KILSALLAGHAN

From A Topographical Dictionary of Ireland, 1837

KILSALLAGHAN, a parish, in the barony of CASTLEKNOCK, county of DUBLIN, and province of LEINSTER, 8 miles (N.) from Dublin, on the old mail road to Drogheda; containing 78 inhabitants. This parish, anciently called Kilsaughan, is bounded on the north by a small stream, called the Fieldstown river, which falls into the sea a little to the north of the town of Swords. It comprises about 2595 statute acres, of which about 120 are common, 1134 arable, and the remainder meadow and pasture: the system of agriculture is improving and tillage increasing; the chief and almost the only manure is a rich black marl, which is plentiful, and building stone of good quality is found in the parish. There are several good houses, of which the principal are the residence of — Smith, Esq., on the grounds of which are the ruins of Kilsallaghan castle, forming a conspicuous feature for many miles round: New Barn, of J. Segrave, Esq., where is a rath or moat; and Dunmickary, of J. T. Armstrong, Esq., near which is a rath surrounded by a deep ditch. Fairs for horses, cattle, and pigs, are held on Ascension-day, and Sept. 8th; and on the grounds of New Barn is a constabulary police station.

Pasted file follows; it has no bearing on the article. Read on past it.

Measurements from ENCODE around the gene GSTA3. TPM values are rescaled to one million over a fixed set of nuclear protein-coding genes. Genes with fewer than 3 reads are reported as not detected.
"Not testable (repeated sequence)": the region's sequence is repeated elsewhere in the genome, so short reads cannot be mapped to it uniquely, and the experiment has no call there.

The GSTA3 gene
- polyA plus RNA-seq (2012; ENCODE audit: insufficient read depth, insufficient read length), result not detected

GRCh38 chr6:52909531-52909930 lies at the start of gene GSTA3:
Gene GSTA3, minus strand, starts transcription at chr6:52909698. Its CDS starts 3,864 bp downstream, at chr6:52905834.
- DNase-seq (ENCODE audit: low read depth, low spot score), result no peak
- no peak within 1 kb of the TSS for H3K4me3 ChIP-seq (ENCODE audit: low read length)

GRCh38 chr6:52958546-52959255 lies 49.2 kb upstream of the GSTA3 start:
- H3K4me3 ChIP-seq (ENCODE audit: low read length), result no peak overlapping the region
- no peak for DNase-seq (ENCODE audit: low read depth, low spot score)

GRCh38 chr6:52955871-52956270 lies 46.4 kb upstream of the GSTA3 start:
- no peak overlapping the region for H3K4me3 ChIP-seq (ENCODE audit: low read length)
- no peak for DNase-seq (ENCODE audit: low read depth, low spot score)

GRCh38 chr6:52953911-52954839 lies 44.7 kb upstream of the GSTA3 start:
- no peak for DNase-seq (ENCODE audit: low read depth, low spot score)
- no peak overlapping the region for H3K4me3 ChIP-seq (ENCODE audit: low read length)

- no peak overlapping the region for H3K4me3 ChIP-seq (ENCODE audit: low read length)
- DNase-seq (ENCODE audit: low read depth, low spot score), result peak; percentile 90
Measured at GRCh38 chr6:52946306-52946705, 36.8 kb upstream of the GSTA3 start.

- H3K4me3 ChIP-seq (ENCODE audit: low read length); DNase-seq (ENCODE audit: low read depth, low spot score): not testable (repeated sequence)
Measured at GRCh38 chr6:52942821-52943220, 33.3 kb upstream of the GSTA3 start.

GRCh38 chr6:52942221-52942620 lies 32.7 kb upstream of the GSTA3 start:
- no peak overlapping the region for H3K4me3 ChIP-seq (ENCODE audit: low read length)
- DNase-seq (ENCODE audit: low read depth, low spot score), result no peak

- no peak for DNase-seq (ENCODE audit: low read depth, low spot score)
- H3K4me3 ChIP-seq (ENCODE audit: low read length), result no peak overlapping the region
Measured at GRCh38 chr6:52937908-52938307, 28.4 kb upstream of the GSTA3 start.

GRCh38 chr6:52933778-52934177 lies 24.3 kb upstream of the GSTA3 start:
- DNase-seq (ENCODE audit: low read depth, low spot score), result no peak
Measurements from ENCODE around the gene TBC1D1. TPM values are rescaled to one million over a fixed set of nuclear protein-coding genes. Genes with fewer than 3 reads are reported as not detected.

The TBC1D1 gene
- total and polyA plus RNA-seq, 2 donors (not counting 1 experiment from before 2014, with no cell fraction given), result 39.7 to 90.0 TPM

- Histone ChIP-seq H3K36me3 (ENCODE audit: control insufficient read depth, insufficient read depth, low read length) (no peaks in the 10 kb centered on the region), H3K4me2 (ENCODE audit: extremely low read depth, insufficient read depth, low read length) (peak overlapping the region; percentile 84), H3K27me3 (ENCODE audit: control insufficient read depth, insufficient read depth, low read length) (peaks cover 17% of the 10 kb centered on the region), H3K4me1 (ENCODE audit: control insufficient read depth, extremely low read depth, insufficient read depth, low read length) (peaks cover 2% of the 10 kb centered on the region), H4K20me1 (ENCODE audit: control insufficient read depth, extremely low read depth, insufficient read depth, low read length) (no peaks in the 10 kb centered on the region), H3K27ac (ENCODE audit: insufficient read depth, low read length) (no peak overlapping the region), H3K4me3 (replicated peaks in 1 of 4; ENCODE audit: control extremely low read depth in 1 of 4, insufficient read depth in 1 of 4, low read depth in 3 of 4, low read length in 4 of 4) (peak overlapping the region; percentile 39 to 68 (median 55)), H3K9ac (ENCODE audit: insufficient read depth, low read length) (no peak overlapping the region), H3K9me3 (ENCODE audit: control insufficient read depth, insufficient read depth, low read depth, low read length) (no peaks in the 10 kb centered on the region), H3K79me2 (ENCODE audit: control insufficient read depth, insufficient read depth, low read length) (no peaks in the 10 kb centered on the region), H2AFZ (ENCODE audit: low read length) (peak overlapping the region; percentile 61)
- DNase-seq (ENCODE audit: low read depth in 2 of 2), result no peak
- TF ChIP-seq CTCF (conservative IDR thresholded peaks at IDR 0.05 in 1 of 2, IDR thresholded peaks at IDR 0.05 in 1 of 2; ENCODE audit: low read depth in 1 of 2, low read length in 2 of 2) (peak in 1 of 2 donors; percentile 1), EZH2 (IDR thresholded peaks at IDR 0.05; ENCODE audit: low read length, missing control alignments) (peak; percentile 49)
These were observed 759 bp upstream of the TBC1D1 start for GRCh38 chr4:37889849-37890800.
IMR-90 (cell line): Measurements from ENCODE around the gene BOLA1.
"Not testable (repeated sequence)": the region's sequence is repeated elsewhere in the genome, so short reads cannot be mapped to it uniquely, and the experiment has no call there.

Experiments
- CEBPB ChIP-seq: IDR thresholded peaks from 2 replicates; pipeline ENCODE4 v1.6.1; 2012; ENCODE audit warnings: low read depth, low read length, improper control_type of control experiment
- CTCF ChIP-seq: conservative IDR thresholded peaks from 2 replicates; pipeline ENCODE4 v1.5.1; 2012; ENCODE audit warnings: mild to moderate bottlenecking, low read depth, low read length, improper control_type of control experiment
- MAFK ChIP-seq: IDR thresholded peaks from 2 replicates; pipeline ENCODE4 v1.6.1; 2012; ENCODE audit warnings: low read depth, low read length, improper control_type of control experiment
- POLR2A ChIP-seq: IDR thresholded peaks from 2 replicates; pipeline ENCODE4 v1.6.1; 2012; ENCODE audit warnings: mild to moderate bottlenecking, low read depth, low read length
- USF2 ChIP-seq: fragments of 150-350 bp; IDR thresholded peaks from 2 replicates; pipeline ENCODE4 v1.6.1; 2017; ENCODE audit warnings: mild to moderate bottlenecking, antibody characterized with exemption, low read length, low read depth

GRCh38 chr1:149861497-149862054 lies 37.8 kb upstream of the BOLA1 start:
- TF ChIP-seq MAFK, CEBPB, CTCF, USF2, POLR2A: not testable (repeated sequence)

The living is a rectory and vicarage, in the diocese of Dublin, the rectory appropriate to the incumbent for the time being, provided he be resident, at a reserved rent of £10. 7. to the Crown; and the vicarage united to that of Chapelmidway, and in the patronage of the Crown. The tithes, including those of Chapelmidway, amount to £170. The glebe-house was built in 1748, by a gift of £173 from the late Board of First Fruits; the glebe comprises 32 acres of well-cultivated land. The church, rebuilt in 1812, by a loan of £768 from the same Board, is a neat small edifice.

In the R. C. divisions the parish forms part of the union of Rollestown. About 120 children are taught in two public schools, of which one is supported by subscription, and the other under the New Board of Education.

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